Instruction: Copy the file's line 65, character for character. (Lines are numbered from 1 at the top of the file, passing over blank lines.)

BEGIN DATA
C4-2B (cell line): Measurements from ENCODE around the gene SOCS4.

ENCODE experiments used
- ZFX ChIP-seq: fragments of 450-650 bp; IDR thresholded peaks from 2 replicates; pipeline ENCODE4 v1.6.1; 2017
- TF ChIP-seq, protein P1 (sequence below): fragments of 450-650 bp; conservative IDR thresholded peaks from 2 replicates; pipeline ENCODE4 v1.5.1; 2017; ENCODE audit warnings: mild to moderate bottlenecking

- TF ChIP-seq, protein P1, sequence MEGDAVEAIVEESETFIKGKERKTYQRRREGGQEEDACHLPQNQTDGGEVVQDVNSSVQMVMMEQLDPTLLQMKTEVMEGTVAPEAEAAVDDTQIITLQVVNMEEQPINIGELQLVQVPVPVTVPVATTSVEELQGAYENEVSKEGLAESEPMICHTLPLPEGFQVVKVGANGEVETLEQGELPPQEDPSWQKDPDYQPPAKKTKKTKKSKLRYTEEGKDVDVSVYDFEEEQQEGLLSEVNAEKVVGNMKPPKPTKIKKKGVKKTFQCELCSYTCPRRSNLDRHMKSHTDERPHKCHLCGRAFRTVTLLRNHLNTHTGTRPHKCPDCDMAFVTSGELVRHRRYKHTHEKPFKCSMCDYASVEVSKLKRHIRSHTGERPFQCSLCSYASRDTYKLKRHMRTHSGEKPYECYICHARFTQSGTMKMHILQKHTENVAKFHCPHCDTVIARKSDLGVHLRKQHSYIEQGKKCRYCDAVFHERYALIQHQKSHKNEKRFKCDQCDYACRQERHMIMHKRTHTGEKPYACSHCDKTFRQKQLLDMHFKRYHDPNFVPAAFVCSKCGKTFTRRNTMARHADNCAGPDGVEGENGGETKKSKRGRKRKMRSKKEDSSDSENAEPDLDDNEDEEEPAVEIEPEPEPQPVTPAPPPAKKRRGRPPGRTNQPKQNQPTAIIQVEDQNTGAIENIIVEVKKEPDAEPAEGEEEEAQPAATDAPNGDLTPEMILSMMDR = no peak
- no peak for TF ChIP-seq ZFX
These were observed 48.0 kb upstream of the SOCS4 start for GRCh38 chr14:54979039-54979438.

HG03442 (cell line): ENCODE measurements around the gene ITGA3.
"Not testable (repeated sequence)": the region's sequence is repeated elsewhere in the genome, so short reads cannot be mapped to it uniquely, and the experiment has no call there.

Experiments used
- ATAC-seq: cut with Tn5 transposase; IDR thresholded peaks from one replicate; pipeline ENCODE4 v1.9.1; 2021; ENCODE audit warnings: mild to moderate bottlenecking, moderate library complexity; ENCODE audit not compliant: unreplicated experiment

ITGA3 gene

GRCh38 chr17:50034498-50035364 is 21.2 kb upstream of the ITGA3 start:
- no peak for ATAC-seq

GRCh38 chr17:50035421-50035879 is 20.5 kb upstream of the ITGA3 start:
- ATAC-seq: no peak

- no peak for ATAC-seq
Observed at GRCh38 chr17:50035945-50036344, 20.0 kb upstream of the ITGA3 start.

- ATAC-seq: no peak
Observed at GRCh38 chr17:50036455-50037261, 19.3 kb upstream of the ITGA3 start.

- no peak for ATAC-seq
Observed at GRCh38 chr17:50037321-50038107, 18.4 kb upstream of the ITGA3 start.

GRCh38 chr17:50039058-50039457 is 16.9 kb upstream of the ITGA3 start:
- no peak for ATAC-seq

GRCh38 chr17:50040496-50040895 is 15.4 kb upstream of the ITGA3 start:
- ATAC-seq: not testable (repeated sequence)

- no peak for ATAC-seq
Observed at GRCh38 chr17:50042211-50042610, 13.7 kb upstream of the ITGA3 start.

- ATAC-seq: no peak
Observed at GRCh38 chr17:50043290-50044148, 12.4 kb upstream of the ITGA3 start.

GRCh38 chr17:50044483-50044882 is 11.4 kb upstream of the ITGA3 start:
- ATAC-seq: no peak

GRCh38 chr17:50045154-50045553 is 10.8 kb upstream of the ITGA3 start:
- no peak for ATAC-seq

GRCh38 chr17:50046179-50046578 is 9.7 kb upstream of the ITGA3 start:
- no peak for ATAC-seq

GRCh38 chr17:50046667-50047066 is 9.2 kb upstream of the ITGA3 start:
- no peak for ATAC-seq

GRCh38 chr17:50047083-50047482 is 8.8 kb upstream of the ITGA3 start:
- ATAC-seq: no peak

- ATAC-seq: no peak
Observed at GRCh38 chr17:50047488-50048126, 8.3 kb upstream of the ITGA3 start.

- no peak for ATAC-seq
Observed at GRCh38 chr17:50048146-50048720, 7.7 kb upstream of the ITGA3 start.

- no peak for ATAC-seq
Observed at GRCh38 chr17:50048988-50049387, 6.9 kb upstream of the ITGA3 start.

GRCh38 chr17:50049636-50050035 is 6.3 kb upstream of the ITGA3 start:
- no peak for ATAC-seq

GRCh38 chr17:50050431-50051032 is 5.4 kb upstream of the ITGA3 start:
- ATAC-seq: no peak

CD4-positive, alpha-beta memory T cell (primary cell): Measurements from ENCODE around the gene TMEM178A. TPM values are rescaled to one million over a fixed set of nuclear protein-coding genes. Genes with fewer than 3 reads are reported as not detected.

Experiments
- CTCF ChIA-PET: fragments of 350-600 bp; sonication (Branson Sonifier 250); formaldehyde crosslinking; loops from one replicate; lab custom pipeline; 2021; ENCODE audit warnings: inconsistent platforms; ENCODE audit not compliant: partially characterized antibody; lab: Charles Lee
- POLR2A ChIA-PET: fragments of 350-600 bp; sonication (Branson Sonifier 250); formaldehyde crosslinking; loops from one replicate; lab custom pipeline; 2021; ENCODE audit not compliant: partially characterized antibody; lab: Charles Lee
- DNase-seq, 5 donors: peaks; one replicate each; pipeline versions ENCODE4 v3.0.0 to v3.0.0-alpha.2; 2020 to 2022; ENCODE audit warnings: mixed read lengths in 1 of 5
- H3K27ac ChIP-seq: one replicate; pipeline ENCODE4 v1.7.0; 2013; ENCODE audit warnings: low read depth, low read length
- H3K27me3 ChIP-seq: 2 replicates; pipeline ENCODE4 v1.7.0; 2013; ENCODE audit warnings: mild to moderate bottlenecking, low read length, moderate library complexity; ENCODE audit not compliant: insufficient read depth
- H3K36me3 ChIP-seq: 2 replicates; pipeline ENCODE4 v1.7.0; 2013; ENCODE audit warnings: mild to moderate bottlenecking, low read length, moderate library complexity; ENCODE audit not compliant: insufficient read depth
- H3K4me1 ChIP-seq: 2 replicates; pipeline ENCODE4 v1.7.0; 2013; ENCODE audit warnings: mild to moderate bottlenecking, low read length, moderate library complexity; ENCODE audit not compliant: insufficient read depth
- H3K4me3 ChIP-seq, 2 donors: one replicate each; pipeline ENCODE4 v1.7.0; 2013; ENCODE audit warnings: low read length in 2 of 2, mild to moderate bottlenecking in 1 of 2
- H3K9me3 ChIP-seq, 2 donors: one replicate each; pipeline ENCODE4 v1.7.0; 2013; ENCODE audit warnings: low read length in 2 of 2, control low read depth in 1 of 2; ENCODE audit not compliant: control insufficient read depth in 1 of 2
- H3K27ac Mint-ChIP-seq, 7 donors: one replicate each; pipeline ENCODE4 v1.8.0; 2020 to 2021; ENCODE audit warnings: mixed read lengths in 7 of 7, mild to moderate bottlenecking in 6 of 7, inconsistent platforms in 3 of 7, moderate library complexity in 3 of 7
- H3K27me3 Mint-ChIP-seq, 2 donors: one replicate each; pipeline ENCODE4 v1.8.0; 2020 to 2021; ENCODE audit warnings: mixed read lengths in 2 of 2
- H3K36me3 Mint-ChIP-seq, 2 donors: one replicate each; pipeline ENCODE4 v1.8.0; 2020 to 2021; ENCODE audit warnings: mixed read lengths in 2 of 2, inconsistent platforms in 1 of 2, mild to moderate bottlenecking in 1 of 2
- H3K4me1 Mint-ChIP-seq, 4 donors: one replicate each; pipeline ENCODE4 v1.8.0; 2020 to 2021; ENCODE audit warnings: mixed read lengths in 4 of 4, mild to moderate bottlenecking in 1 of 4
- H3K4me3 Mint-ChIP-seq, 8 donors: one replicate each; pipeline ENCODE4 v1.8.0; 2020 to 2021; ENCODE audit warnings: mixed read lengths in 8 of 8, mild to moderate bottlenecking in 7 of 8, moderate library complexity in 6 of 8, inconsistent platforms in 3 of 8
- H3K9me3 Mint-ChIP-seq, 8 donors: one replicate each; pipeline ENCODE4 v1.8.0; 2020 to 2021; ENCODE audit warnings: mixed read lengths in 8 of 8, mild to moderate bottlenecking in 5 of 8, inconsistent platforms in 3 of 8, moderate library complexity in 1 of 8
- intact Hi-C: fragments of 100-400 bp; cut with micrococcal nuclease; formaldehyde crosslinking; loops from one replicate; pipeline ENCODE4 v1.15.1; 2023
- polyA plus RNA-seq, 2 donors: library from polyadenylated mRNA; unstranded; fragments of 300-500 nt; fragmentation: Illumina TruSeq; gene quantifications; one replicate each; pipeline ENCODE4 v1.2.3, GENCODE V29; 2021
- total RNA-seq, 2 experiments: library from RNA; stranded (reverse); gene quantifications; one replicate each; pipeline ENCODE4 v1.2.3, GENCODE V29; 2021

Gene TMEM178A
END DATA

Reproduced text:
- H3K4me1 Mint-ChIP-seq, 4 donors: one replicate each; pipeline ENCODE4 v1.8.0; 2020 to 2021; ENCODE audit warnings: mixed read lengths in 4 of 4, mild to moderate bottlenecking in 1 of 4